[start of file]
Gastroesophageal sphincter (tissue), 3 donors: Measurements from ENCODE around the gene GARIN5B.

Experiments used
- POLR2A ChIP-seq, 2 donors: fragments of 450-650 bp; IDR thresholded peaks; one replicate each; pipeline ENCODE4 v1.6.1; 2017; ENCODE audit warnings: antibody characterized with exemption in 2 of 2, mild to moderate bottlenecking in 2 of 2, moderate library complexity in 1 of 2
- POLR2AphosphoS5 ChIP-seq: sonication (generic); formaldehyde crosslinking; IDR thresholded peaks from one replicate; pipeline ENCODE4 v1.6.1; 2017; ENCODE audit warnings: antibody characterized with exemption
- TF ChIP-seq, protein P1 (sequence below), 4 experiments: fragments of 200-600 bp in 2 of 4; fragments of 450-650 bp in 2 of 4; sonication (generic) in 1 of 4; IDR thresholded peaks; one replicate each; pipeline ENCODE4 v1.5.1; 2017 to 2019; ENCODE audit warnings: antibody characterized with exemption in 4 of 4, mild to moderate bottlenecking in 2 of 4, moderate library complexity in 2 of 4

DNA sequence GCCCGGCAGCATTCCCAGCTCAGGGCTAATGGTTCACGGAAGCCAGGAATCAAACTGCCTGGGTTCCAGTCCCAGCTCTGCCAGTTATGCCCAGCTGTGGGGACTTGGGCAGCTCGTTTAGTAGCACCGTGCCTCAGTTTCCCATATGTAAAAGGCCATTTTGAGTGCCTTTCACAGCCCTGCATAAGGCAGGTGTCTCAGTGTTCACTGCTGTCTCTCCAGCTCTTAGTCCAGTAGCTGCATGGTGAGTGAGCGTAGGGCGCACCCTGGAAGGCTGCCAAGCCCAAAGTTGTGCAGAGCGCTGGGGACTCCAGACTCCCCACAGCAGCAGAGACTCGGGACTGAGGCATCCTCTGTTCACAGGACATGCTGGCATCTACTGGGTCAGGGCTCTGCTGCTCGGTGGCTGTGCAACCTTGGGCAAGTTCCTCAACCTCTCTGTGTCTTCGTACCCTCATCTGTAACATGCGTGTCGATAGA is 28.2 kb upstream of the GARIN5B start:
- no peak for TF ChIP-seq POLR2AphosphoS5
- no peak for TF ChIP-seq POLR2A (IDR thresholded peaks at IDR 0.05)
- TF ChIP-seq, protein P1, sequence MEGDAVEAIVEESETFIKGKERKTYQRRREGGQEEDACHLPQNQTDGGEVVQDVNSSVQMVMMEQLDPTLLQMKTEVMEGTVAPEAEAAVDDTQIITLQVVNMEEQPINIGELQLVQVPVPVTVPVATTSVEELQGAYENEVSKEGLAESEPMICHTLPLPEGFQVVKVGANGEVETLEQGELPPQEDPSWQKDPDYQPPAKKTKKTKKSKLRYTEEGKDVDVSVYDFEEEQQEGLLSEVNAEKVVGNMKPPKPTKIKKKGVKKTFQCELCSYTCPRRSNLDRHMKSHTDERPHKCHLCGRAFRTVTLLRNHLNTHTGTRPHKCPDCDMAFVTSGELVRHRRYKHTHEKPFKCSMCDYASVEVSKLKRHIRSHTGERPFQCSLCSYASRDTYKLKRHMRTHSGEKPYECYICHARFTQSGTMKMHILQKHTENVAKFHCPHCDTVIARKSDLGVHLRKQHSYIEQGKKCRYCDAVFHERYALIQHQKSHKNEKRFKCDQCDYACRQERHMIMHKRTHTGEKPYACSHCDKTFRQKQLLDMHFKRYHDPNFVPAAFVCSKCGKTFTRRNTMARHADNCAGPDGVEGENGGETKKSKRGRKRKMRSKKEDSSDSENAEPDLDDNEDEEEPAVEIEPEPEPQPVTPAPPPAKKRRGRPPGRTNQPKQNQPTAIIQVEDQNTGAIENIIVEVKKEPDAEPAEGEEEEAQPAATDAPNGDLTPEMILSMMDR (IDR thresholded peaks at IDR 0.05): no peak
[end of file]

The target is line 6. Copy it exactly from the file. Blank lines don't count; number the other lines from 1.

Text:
DNA sequence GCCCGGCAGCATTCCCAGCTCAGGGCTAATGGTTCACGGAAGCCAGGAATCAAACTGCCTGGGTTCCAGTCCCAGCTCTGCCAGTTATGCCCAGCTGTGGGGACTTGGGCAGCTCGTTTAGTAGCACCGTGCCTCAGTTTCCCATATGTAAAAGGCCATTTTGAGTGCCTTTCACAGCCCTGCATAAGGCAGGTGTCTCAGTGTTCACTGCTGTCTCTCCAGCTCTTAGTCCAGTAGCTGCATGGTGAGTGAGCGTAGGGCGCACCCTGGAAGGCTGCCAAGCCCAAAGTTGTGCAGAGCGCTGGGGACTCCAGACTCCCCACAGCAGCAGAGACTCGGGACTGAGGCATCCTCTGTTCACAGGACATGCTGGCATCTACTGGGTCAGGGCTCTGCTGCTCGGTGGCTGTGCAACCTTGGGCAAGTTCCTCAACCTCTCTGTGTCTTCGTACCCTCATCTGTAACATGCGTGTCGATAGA is 28.2 kb upstream of the GARIN5B start: